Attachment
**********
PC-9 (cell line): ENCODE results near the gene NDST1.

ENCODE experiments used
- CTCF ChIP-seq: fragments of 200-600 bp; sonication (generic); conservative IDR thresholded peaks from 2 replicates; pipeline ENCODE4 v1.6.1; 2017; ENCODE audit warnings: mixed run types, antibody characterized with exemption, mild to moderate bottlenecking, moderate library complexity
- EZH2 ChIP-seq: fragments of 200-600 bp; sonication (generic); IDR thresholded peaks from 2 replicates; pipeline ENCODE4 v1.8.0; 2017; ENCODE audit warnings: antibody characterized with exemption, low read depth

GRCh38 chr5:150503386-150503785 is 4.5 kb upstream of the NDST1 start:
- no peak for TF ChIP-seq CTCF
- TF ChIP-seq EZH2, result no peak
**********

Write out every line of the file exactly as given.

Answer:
PC-9 (cell line): ENCODE results near the gene NDST1.

ENCODE experiments used
- CTCF ChIP-seq: fragments of 200-600 bp; sonication (generic); conservative IDR thresholded peaks from 2 replicates; pipeline ENCODE4 v1.6.1; 2017; ENCODE audit warnings: mixed run types, antibody characterized with exemption, mild to moderate bottlenecking, moderate library complexity
- EZH2 ChIP-seq: fragments of 200-600 bp; sonication (generic); IDR thresholded peaks from 2 replicates; pipeline ENCODE4 v1.8.0; 2017; ENCODE audit warnings: antibody characterized with exemption, low read depth

GRCh38 chr5:150503386-150503785 is 4.5 kb upstream of the NDST1 start:
- no peak for TF ChIP-seq CTCF
- TF ChIP-seq EZH2, result no peak